|Title||Arrow, 8; Set, Bow, Quiver, 11 Arrows|
8 of 10 arrow set. Solid wooden arrow with metal point attached to shaft with sinew.
U shaped nock. Depth of slit at end of shaft for arrowhead is: .75". Arrow shaft has sinew wrapped around it. Curvy bands grooving carved on shaft. Top of shaft has band of dark brown cresting. End of arrow is fletched with 3 large brown and white striped feathers, which are attached to the shaft with clear glue and sinew at both top and bottom.
|Culture||North American Indian/Lakota|
|Material||Wood; Metal; Sinew; Feathers|
|Used||USA: South Dakota|
Goss, John Q., 1827-1918
Picked up by John Q. Goss of Bellevue, Nebraska during the "Indian campaign" in South Dakota in 1862-1863. This was picked up by him after one of the "battles".
According to Andreas' History of Nebraska:
According to his discharge papers, Goss was a private in Company D of the second regiment of the Nebraska Cavalry. He enrolled November 3, 1862. On April 24, 1863 he was promoted to 1st Lt and RCS. Goss was born in Somerstshire, England
According to Andreas' History of Nebraska, Goss was also appointed Quartermaster General in 1862. After being appointed First Lieutenant under General Sully, he was honorably discharded in December 1863. More information in donor file.
According to Andreas' History of Nebraska, "In April, 1863, the Second Nebraska was ordered to report for duty at Sioux City, preparatory to joining the expedition up the Missouri under Gen. Sully. By this action, less than four hundred men were left for duty in the Territory, and Gen. Craig, who had relied upon their cooperation in his plans for frontier defense, came to the conclusion that he was too badly handicapped by this action of the Government, and tendered his resignation as Commander of the District. Under Sully, the Nebraska troops took part in various skirmishes with the bloodthirsty Sioux, still on the war-path after their barbarous raids in Minnesota and Dakota. On the 3d of September, 200 miles above Fort Pierre, the great battle of Whitestone Hills was fought, with the Brule, Yankton and Blackfeet Sioux, numbering nearly two thousand strong. In this fight, the Indians were completely defeated, abandoning all their camp property and animals, and losing 150 braves killed, 300 wounded, and 200 who fell prisoners. The whites lost severely. Of the 350 Nebraska troops in line, seven were killed, fourteen wounded and ten missing. In the latter part of September, 1863, the regiment returned to Omaha, under orders from the War Department, and was there mustered out of service, having served acceptably in that most difficult of all warfare--against the Indians."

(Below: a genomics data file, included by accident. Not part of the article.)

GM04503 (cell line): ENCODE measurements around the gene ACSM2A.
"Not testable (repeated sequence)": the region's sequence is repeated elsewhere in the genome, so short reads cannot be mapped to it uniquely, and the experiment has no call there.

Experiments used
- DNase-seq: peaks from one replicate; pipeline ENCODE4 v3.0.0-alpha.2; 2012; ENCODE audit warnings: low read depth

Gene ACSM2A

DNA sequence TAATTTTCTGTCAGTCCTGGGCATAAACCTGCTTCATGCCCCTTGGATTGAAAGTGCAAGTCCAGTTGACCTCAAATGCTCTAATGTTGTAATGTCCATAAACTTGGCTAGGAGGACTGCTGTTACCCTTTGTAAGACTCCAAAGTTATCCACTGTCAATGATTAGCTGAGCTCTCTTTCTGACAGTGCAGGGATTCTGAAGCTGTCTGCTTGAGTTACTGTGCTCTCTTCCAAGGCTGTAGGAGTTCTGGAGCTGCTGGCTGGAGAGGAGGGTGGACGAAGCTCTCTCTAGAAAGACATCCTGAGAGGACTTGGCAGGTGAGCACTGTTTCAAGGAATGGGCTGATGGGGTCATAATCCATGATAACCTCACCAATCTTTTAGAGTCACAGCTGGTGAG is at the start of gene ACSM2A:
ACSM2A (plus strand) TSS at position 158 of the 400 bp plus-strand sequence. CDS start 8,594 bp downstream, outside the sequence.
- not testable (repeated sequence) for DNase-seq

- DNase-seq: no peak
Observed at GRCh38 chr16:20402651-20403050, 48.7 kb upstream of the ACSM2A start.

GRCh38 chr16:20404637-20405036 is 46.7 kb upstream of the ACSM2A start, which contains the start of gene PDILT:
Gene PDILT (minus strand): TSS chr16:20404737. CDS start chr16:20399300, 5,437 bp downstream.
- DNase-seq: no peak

|Credit line||Lora A. Thompson, Del War, California|